Russian minority and the economic life of pre-war Latvia

Russian minority and the economic life of pre-war Latvia

In the 1920’s and 1930’s the economic situation in Latvia differed radically from that at the beginning of the 20th Century. Most of those industrial enterprises that had been evacuated to Russia never returned to Latvia after the First World War. After the war Latvia’s economy could not rely on raw material or the market of Soviet Russia. The industry of independent Latvia was dominated by agriculture as well as medium-sized and small businesses, mainly in food and wood-processing. Among the most important Russian enterprises were the M. S. Kuznetsov Joint-stock Company, the Popov Brothers Company, the Svetlanov Brothers Stockings and Knitwear Factory, the L. Ivanov First Cartridge Case Factory and the Kuzubov Company.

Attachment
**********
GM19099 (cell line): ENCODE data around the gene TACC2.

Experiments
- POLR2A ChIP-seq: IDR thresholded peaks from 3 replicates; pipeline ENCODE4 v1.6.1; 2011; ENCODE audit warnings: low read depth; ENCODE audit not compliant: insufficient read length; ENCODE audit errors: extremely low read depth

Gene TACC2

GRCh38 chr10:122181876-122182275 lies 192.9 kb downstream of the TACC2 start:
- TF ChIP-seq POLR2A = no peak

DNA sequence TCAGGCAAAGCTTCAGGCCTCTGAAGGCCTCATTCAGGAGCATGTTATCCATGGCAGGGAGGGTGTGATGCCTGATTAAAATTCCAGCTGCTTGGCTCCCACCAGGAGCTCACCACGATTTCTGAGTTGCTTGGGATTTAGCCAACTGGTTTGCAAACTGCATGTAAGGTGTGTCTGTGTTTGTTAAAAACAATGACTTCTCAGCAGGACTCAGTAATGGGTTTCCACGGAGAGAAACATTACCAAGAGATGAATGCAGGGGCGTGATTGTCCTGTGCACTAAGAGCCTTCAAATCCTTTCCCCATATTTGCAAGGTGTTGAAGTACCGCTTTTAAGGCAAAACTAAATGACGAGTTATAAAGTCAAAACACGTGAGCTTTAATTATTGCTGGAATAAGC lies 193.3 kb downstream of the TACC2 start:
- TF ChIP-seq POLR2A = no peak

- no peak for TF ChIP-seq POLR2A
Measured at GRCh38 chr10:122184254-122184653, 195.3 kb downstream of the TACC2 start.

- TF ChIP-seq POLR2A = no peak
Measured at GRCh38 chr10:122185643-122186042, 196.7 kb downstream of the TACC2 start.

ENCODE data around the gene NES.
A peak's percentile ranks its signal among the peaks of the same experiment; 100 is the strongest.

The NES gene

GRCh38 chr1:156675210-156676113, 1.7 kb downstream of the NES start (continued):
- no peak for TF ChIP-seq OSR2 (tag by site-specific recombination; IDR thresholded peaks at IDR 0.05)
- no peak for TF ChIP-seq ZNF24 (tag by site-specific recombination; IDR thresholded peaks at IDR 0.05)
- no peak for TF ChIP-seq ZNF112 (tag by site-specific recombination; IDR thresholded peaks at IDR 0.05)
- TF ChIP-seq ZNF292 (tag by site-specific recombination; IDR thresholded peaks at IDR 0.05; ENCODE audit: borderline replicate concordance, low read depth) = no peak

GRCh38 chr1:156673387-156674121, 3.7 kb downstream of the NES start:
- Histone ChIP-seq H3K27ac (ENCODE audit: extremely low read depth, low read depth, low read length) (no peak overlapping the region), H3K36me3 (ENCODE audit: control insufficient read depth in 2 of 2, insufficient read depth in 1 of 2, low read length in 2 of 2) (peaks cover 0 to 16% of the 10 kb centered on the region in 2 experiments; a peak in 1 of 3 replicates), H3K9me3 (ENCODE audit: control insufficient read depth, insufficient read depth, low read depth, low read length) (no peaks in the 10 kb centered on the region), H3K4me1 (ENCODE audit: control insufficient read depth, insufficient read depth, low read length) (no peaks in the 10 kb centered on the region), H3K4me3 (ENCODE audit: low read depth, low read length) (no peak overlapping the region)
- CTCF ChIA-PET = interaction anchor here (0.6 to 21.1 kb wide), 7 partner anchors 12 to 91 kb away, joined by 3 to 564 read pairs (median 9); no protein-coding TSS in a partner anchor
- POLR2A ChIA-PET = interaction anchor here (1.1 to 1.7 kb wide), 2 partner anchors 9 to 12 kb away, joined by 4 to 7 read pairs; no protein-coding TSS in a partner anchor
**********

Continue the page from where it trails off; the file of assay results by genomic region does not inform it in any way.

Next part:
The agricultural sector became the main area of Latvia’s economy. Land reform reduced the estates of landlords and promoted the emergence of many new peasant farms. Russian peasants in Latgalia also created new farms. The proportion of Russians engaged in agriculture exceeded that of Latvians. However, Russian peasants fell behind Latvians in terms of the area of land belonging to one landowner. Latvians, making up 80% of all landowners, owned 88% of the total land area, whereas Russians made up 11% of landowners but owned only 6% of the land.

 

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